In Linux User & Developer this month, in addition to my usual four-page spread of the latest news from the open source, open hardware and open governance spheres, you’ll find a review of a new add-on board for the Raspberry Pi: the GertDuino.
Developed by Gert van Loo, the GertDuino is a slimmed-down and simplified design based on the microcontroller-powered portion of the Gertboard – originally reviewed way back in Linux User & Developer Issue 121 from December 2012. Unlike the Gertboard, the Gertduino is a zero-footprint design which sits entirely on top of the Pi to expand the capabilities of its general-purpose input-output (GPIO) header.
Powered by a pair of Atmel microcontrollers – a primary ATmega328 and a secondary ATmega48 – the GertDuino offers full compatibility with Arduino Shield add-on boards, the ability to run stand-alone in Arduino mode, and a variety of other snazzy features including an on-board real-time clock with optional battery backup and a bidirectional IrDA interface. Both these latter features are powered by the ATmega48, allowing the more technically minded user to put the Pi and the ATmega328 into a low-power sleep mode pending a wake-up interrupt from the ATmega48.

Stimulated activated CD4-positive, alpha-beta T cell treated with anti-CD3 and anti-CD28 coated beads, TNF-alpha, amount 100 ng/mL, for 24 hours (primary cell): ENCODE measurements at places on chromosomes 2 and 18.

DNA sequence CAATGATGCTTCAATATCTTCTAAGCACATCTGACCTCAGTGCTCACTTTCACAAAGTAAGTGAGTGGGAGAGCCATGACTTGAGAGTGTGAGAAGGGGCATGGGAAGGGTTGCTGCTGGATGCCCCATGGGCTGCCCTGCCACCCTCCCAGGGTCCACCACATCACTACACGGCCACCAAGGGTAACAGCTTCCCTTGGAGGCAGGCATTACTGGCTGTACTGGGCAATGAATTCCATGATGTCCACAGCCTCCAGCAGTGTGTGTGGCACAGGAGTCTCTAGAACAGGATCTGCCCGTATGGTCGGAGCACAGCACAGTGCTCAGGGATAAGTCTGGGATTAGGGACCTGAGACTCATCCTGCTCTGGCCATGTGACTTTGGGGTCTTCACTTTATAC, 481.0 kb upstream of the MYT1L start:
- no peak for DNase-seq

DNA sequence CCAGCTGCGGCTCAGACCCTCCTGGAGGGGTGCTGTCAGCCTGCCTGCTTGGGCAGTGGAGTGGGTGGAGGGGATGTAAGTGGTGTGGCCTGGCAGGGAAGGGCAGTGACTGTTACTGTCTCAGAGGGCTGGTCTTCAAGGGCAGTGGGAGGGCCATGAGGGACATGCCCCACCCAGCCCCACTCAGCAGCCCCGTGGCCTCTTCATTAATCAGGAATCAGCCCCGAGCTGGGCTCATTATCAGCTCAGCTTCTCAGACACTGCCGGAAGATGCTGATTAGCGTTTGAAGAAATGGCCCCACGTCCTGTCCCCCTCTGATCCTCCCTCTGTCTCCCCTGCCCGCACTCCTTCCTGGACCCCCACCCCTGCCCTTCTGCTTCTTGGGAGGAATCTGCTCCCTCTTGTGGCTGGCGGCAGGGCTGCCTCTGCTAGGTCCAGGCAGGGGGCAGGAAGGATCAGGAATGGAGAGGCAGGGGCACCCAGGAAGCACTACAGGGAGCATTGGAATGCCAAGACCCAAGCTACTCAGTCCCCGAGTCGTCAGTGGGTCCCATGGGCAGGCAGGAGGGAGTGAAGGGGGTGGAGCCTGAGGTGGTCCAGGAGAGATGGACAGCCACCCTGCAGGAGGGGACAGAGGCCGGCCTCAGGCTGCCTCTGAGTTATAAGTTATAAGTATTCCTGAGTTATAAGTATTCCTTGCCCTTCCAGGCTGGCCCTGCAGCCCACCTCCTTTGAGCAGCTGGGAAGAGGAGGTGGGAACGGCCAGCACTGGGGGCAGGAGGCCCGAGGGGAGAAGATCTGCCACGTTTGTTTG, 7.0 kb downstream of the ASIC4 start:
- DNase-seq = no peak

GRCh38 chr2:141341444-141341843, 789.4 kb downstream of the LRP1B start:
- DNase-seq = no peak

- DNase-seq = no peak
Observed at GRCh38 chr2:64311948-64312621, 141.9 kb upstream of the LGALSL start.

There’s no denying the Gertboard is a clever design, but it does fall into several of the traps of its predecessor. Switching between the board’s various modes is achieved using unlabelled jumpers, while one of the most handy modes – the ability to query Arduino Shields which use serial communications directly from the Pi – requires optional jumper straps which then get in the way of mounting the Shield itself. Documentation, too, is poor – and aimed primarily at those with embedded development or C coding experience already.
Is it worth the price of admission? Well, you’ll have to buy Linux User & Developer Issue 135 to find out – either from your local newsagent, supermarket, or digitally via Zinio and similar distribution platforms.